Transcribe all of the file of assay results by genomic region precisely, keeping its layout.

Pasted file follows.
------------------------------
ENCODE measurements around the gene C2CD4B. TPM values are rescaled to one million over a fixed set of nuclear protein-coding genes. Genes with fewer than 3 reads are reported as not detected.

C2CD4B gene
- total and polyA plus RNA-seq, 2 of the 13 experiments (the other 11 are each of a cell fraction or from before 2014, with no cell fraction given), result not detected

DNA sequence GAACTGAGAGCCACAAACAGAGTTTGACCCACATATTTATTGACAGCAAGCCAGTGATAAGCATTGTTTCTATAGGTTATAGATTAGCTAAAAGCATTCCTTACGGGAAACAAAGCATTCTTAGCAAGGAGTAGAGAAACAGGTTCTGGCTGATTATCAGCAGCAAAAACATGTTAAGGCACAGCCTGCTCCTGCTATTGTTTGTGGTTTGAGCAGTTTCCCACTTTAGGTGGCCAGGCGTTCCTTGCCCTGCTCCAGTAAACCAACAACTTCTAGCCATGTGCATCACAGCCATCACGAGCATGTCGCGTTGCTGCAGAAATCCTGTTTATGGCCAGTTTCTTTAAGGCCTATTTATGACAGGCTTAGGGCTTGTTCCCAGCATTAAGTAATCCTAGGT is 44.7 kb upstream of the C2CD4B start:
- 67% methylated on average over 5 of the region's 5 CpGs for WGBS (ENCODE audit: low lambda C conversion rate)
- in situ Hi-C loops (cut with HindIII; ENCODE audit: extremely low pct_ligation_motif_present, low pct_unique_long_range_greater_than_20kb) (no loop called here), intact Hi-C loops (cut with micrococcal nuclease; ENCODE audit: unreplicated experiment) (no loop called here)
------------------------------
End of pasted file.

ENCODE measurements around the gene C2CD4B. TPM values are rescaled to one million over a fixed set of nuclear protein-coding genes. Genes with fewer than 3 reads are reported as not detected.

C2CD4B gene
- total and polyA plus RNA-seq, 2 of the 13 experiments (the other 11 are each of a cell fraction or from before 2014, with no cell fraction given), result not detected

DNA sequence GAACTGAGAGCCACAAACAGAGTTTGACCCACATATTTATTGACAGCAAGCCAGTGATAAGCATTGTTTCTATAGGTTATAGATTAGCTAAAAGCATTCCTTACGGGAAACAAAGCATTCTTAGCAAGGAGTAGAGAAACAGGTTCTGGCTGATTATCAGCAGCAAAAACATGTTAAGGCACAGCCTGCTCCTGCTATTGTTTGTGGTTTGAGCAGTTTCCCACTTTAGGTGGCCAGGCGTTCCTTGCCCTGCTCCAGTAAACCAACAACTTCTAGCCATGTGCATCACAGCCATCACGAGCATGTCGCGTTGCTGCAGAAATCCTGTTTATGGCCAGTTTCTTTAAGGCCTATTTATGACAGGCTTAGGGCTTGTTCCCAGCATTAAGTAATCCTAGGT is 44.7 kb upstream of the C2CD4B start:
- 67% methylated on average over 5 of the region's 5 CpGs for WGBS (ENCODE audit: low lambda C conversion rate)
- in situ Hi-C loops (cut with HindIII; ENCODE audit: extremely low pct_ligation_motif_present, low pct_unique_long_range_greater_than_20kb) (no loop called here), intact Hi-C loops (cut with micrococcal nuclease; ENCODE audit: unreplicated experiment) (no loop called here)